Remember when Blockbuster was a thing…
Now, everyone is all about Netflix. Netflix was founded by Reed Hastings and Marc Randolph in 1997. The following year, Netflix launched its website with 925 titles available for rent and amassed 30 million dollars in funding by 1999. However, it wasn’t until the mid-2000s when Netflix really began to take off. With improved bandwidths and data speeds, people are now able to stream TV shows and movies wherever they are. Netflix has an estimated user-count of 137 million people worldwide in October 2018 and has gained massive attention in today’s day and age. Is this necessarily a positive change?
Let’s begin by looking at the entertainment industry. With Blockbuster way out of the picture, there are only a few competitors to challenge Netflix’s dominance over the industry. Companies such as Amazon, Hulu, HBO, and YouTube share the market with Netflix; however, Netflix has the greatest influence and second greatest participation among entertainment providers within households. It has been reported that viewers average 28 hours per month of watch time.
So let’s be honest. How has Netflix impacted theaters and cable TV? Is the change a good one or a bad one? When we come home from school, we immediately think of turning on our favorite show to relax. Now, we don’t even have to wait for the show to come on. Everything is on demand. On the weekends, we stay in the comforts of our couch to watch a movie. Because of how convenient and efficient Netflix is, watching a movie at the theaters or waiting for our favorite TV shows has become a thing of the past. It’s great to have everything at our disposal! It also means people can watch at their own pace. But at one point, Netflix has made the sport of watching movies and TV shows into an individual activity, and the homey feeling of tight-packed living rooms and booming theaters got lost.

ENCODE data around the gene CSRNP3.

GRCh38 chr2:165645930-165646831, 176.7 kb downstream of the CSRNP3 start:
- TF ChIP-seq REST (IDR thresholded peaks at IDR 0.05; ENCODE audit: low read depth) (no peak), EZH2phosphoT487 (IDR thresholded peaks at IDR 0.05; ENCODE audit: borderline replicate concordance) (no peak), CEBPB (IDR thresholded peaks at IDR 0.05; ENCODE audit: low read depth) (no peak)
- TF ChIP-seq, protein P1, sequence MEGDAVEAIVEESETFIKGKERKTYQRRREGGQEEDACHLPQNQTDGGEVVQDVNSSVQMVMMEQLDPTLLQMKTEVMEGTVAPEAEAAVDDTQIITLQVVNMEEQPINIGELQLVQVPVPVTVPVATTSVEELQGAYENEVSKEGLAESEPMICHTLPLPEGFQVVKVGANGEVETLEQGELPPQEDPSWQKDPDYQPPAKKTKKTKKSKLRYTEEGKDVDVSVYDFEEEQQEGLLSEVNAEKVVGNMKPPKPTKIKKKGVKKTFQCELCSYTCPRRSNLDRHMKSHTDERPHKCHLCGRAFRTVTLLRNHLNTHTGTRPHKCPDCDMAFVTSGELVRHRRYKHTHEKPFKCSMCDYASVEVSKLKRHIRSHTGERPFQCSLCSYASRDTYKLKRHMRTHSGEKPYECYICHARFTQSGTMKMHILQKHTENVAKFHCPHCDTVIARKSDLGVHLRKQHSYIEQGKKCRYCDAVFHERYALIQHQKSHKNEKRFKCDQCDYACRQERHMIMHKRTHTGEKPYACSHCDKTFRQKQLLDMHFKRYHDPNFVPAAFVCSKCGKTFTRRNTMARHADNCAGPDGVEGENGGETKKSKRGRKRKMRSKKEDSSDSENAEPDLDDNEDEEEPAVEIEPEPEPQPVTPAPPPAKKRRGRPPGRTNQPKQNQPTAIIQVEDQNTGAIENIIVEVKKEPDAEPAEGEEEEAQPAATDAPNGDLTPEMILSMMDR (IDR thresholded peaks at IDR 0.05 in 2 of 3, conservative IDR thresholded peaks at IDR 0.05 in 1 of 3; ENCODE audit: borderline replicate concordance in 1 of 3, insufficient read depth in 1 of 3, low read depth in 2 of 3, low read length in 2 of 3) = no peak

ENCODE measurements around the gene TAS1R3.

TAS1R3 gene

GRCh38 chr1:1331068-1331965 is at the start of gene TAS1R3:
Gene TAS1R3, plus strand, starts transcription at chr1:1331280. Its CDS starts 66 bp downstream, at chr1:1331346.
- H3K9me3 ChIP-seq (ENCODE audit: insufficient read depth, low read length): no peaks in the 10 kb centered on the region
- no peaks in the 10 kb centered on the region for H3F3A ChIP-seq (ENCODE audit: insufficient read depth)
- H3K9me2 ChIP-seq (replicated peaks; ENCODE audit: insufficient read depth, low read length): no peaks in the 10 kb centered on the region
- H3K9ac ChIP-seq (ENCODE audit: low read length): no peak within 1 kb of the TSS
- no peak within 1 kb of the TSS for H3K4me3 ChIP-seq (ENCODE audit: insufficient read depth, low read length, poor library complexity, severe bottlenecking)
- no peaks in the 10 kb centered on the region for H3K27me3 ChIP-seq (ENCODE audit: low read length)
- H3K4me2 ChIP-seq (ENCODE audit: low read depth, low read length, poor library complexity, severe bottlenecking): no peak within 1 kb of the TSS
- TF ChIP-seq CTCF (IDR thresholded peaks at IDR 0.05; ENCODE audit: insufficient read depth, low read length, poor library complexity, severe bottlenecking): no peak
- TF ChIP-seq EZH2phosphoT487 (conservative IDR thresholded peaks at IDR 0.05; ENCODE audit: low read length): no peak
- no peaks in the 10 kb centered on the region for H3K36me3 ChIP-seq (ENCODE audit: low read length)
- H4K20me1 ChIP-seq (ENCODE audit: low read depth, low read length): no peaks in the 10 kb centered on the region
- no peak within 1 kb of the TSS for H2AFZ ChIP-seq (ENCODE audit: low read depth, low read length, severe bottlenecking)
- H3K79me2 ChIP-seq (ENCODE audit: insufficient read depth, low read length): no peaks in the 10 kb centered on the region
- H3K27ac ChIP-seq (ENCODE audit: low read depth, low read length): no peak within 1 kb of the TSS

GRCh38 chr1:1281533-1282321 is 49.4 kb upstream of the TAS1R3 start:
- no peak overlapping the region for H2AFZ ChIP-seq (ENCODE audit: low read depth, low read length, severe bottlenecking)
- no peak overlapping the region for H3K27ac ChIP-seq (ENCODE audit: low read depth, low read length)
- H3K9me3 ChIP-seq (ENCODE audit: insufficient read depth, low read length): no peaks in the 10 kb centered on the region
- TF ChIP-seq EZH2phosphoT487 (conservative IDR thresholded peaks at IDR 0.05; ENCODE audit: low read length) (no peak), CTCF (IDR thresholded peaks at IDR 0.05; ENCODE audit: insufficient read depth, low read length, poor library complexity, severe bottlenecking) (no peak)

With Netflix grasping hold of hours of our daily lives, it has ruined what we call ‘normal’ TV. We often forget why ‘normal’ TV is good because of our need to quench our immediate desires, the need to binge-watch the show everyone has been talking about. Although watching whole seasons at a time can sound enticing to some, where is the fun in that? Waiting every week for the newest episode has been ripped away from us. Now there is no anticipation, no mystery of what will happen next. Before the era of Netflix domination, entertainment was more than binge-watching TV shows, but also socializing with your friends and family and being able to watch live TV together. It is impossible to converse about shows without potentially spoiling it to your friends. Because of the facility that Netflix provides for users to maneuver into the next episode, conversations about the most recent TV shows has died, and so has the fun.
Graphic: Ryan Rhew